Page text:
The boy looked up at me with sheepish hope. His voice was so low I could hardly hear. I asked him to repeat the words again.
“Mom, will you tell MaryJane Smithdoe that I want her to look at my painting.”
Hands jammed in his pockets, lips wrapped over his teeth, he shifted from one foot to the other as he looked down at the floor.
I still didn't really understand.
He was four at the time, and in preschool, and in absolute awe of one girl in particular. A raven-haired beauty whose interest included pigtails, sparkly shoes and playing Grocery Store with friends.
I knew he was smitten. When he said her name he seemed to sing it, elongating it with a few extra syllables.
She, of course, didn't know he existed. Because she was four, too.
Despite my apprehension, and being the dutiful mother that I am, I walked over to the girl and told her that my son was hoping she would be so kind as to look at a painting he made at the easel. (I successfully stopped myself from using the word etching.)
She agreed and followed me to the art room of the preschool.
As he stood some distance away, concealed behind a doorframe, she giggled at the sight of a smiling sun dripping its yellow tempera rays onto a wobbly tricolor rainbow. And then she skipped away without another word.
I held my breath. What was he expecting?
He … was ... ecstatic! She had looked at his painting. She had smiled. And he never had to speak to her at all.
I was a little less ecstatic. Not only did I feel the need to worry that my son might grow up to be a stalker, I had already proven to be an enabler.
It's harmless, right?
Probably even hereditary.
It wasn't too long ago … during the awkward 90s … that I thought dating in my mind would be the best way to have a relationship.
I would pick someone, call him my “boyfriend,” and then never tell the person we were “going out.”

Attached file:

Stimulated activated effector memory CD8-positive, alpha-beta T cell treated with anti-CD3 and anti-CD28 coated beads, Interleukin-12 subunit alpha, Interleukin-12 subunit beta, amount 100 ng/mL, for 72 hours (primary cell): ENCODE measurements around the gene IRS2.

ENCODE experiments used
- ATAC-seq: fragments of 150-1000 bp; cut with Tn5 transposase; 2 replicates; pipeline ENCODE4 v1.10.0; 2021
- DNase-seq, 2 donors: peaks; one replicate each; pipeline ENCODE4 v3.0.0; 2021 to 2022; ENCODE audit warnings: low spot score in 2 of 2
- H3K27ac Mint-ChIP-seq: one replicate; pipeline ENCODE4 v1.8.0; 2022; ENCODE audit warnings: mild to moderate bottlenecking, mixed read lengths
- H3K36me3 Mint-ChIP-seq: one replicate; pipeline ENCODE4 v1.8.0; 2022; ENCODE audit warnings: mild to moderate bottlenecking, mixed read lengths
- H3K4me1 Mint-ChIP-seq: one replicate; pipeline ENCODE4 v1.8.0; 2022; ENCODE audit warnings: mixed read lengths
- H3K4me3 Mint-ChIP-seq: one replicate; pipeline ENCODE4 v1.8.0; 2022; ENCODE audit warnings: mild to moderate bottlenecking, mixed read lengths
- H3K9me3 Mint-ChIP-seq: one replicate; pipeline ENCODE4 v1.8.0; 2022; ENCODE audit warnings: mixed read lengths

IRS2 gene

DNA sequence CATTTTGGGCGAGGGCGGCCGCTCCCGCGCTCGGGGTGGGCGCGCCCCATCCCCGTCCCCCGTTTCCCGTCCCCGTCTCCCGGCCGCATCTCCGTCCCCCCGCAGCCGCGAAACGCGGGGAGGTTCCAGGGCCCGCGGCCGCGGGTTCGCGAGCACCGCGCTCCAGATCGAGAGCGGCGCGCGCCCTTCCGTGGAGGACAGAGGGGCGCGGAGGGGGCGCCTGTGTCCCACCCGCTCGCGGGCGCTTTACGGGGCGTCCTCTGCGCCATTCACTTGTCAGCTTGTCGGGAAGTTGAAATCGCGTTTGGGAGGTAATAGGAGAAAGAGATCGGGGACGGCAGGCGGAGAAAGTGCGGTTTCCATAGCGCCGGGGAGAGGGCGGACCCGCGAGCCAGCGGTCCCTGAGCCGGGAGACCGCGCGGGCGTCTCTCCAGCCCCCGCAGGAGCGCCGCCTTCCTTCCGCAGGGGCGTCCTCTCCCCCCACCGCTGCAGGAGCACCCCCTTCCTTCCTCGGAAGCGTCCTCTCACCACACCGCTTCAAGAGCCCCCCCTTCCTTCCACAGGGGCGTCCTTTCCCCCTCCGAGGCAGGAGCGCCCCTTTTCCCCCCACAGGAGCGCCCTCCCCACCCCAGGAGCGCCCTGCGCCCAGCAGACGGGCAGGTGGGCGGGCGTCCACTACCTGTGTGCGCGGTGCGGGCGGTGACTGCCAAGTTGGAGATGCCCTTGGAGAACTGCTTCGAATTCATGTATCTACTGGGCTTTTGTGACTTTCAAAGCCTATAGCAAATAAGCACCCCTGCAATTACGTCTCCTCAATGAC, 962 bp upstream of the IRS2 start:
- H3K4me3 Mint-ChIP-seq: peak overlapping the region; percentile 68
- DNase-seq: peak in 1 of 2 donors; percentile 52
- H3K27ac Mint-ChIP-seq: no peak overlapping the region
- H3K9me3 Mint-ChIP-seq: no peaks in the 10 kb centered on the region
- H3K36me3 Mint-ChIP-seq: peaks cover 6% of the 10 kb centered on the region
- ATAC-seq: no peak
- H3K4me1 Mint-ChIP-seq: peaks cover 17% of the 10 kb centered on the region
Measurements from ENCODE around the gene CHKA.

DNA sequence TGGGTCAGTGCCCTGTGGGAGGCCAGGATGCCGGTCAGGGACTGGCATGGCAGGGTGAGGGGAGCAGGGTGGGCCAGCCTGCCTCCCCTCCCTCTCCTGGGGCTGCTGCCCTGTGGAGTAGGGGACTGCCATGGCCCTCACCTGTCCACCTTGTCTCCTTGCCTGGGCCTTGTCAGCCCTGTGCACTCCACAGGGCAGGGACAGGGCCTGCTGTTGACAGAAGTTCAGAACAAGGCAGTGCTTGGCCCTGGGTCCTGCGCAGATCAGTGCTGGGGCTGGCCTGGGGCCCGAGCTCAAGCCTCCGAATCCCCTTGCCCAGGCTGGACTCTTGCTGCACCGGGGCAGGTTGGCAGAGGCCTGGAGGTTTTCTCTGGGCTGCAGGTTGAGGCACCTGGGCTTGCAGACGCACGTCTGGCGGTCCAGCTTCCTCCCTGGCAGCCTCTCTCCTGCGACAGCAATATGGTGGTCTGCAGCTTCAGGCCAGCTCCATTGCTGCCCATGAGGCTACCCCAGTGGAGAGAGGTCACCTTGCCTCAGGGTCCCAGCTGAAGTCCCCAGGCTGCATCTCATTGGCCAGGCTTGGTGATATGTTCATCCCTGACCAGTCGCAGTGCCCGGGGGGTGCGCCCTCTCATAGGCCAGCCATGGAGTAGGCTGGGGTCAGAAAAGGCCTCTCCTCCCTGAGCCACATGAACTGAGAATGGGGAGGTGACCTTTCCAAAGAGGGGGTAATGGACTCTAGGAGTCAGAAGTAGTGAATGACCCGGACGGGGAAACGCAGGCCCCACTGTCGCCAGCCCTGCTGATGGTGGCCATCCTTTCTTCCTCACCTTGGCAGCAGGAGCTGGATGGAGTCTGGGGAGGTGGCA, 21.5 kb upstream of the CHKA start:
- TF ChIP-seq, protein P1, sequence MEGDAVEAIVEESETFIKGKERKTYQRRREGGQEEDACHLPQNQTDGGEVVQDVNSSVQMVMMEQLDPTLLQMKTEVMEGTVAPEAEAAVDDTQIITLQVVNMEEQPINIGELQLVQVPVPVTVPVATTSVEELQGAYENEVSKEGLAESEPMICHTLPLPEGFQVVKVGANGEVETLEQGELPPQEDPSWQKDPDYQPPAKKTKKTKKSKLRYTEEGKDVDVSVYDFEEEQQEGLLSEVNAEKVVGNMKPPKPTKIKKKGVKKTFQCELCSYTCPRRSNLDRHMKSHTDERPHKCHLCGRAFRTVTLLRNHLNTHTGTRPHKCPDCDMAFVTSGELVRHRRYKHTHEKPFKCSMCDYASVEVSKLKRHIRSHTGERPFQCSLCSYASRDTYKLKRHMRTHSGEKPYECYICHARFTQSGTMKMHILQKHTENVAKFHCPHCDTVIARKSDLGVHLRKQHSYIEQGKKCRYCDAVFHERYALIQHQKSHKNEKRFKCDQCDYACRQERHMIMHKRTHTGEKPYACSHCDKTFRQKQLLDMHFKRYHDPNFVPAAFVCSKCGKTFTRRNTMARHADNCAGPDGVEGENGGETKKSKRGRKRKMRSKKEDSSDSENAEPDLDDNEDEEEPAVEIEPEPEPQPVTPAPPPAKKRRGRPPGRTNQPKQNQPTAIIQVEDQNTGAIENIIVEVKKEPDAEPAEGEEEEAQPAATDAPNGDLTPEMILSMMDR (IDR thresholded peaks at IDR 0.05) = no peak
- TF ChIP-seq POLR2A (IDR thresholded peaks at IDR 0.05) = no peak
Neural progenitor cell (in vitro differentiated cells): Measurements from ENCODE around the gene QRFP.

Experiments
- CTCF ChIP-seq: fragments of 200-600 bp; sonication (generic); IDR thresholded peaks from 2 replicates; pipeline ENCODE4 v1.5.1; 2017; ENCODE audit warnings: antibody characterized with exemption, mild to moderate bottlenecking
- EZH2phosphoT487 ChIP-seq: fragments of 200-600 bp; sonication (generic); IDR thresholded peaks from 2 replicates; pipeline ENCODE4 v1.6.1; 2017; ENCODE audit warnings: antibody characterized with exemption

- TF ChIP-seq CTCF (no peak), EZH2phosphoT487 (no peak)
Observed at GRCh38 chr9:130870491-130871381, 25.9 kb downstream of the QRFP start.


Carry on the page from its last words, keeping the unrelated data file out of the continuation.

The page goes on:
It really was perfect. There was no awkwardness, no arguments, and no worries about what to wear to a romantic dinner … because there would be no romantic dinners.
But that's beside the point.
The point was that when I decided we were through as an imaginary couple, the relationship just ended. No bad feelings.
Oh, how very Lars Lindstrom of me, right?
Which leads me to my budding adolescent. Who, it turns out, has independently found my secret to dating at the ripe old age of 10.
Wait! Back up the truck! Dating? At 10?
I didn't believe it either, so I asked around. Turns out there is a thriving and intricate web of elementary school love connections that work like MatchDotCom without the DotCom.
My fifth-grader explained it to me, with the proviso that I never divulge names.
Turns out, students at this age spend an inordinate amount of their free time trying to establish would-be infatuations.
“If A likes B and C likes D, but A likes D and F is jealous, you might have a mess on your hands she explains. It could lead to d-r-a-m-a.”
The more I dug, the more I understood that “going out” in the eyes of fifth graders is as far away from the common understanding of the term “dating” as humanly possible.
“It works like this: Since everyone is talking about who likes whom, if you tell people who you really like it can get awkward. Dating, let's face it, is awkward. Anyway, they find out who likes you and you decided if you like them too and then you are going out.”
I know …
The explanation doesn't really clear things up.
“So … What do you do when you 'go out'?”
Well … do you hold hands? Do you pass notes?”
“Nope. Not at all. In fact, we just stop talking to each other altogether. It's really easier that way for everyone.”
It all makes perfect sense to me. After all, half of the fluid sloshing around in her DNA pool is mine.